Soil and sediments are a form of trace evidence that can provide valuable insight into an investigation regarding the potential provenance or whether a place or person of interest may be excluded from an investigation. The physical techniques for assessing this form of evidence has been documented thoroughly in the literature however chemical analysis still requires more attention. Chemical analysis is desirable due its ability to be automated, speed and allows for simultaneous qualitative and quantitative analysis of major and trace elements. This research aims to address the issues associated with the geochemical analysis of soil and sediment evidence that are of mixed provenance and from discrete locations. ICP-MS and ICP-AES will be the main focus of the research as they require a minimal amount of material to conduct the analysis (0.1 g) which is essential when working within the forensic domain. Other techniques used will include XRF, in order to compare accuracy between methods and IRMS to establish if isotopes have the potential to discriminate between locations that are of close proximity to one another. There is currently no internationally accepted protocol for the analysis of soils and sediments within forensic laboratories therefore this project will also look to establish a protocol for the collection, storage and preparation of samples as these can all have an effect on the results obtained from analysis. It is hoped that by deriving a way to obtain accurate geochemical signatures for samples, that this information can be used in conjunction with other forms of independent analysis in order to give a meaningful and reliable interpretation of the evidence for use in a court of law.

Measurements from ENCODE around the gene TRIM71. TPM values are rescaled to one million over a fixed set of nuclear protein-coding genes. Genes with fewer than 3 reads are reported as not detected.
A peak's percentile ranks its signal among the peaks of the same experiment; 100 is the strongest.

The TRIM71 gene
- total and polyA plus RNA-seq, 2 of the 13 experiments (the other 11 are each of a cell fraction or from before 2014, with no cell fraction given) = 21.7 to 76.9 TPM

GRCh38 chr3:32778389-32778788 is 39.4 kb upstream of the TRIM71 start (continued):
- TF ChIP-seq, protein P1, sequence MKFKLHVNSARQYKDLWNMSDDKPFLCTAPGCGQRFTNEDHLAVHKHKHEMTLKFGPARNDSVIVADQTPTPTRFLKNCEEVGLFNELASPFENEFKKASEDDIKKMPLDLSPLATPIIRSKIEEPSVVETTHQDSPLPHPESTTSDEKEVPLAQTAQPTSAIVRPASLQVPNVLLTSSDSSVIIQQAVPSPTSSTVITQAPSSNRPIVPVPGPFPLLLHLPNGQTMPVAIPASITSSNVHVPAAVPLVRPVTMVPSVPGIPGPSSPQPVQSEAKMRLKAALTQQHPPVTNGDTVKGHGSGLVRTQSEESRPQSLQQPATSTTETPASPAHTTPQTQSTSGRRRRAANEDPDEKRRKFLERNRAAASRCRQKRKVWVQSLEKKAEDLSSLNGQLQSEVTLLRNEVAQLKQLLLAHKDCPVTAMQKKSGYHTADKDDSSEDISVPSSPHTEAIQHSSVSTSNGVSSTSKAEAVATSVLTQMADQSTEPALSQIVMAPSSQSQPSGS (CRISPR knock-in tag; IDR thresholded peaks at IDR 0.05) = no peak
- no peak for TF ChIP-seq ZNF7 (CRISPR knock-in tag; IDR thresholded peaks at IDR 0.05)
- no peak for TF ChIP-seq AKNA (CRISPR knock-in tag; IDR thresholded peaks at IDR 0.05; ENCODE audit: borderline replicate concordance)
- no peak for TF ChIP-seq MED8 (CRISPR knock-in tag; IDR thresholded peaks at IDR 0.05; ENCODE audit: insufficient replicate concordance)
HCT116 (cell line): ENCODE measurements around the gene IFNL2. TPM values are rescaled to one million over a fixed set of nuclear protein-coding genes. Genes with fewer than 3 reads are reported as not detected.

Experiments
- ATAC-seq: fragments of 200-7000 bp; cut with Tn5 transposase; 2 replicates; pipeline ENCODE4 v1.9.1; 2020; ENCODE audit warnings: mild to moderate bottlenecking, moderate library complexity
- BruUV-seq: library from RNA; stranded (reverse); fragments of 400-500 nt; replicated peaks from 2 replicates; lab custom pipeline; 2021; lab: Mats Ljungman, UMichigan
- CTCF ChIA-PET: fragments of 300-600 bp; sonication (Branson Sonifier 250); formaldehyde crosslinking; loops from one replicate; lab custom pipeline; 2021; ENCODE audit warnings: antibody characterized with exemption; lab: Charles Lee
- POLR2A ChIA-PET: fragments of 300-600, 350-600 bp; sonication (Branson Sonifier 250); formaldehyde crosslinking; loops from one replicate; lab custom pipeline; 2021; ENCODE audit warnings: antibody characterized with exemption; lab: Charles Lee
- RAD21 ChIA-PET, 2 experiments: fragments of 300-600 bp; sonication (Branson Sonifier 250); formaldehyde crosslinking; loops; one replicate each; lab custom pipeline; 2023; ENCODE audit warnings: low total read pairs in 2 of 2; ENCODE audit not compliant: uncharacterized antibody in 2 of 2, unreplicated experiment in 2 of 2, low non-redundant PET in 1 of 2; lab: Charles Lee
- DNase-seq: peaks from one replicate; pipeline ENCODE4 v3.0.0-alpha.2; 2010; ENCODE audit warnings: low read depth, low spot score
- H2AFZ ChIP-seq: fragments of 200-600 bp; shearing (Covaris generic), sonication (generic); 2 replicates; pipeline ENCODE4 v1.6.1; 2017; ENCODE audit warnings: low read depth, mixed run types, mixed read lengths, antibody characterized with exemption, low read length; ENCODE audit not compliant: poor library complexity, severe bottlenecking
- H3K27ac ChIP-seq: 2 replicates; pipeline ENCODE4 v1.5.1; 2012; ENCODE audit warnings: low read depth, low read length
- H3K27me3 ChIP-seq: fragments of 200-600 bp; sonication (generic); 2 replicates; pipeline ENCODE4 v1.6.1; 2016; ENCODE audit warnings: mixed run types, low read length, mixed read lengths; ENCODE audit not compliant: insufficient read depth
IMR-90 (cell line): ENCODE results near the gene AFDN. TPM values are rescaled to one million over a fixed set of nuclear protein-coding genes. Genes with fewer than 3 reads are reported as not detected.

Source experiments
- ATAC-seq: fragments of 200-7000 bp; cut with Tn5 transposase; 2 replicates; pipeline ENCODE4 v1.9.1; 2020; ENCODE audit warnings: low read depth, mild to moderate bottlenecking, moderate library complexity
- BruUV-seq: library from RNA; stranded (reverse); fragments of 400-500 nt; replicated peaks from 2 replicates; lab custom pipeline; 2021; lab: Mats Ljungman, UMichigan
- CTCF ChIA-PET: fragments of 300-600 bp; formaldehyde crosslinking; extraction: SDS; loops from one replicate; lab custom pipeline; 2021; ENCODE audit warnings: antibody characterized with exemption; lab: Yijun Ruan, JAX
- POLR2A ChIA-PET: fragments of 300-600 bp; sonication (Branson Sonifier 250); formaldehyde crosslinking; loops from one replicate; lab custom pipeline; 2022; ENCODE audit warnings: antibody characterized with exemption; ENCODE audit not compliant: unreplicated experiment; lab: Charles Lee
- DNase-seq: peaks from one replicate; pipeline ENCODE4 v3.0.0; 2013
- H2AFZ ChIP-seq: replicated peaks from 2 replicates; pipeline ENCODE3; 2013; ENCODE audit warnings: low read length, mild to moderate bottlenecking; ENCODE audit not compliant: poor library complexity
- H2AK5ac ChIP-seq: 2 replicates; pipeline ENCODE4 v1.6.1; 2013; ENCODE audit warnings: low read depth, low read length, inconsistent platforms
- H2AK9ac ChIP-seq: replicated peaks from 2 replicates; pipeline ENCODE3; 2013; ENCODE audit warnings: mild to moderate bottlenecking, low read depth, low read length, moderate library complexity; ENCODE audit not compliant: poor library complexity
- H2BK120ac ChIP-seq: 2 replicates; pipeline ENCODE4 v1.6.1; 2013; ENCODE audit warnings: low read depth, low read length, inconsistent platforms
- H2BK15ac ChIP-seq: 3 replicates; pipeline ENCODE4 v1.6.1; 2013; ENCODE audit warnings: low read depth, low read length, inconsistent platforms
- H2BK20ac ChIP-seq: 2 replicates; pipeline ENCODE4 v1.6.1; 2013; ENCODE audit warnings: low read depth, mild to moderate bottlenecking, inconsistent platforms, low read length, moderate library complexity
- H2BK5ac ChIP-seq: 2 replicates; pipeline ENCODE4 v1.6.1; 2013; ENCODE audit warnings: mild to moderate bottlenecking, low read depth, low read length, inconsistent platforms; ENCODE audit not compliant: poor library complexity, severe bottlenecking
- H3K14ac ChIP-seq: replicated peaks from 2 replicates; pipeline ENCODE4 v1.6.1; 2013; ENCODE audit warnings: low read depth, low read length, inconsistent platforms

Spring Conference - "Document Examination: More than just handwriting analysis", Menzies Strathallan Hotel, Birmingham, 4th April 2011.
7th Security Research Conference, Future Security, Bonn, Germany, 4-6th September 2012. Forensics Europe Expo and Counter Terrorism Expo, London, April 24-25th 2013.
7th International Crime Science Conference, London, 16th July 2013. Crimetime Conference - "Advances in Temporal Forensic Investigations". 3M Buckley Innovation Centre, University of Huddersfield.
4-5th November 2013. (Presented at) AAFS 66th Annual Scientific Meeting — Seattle, WA 2014. 17th - 22nd February 2014.
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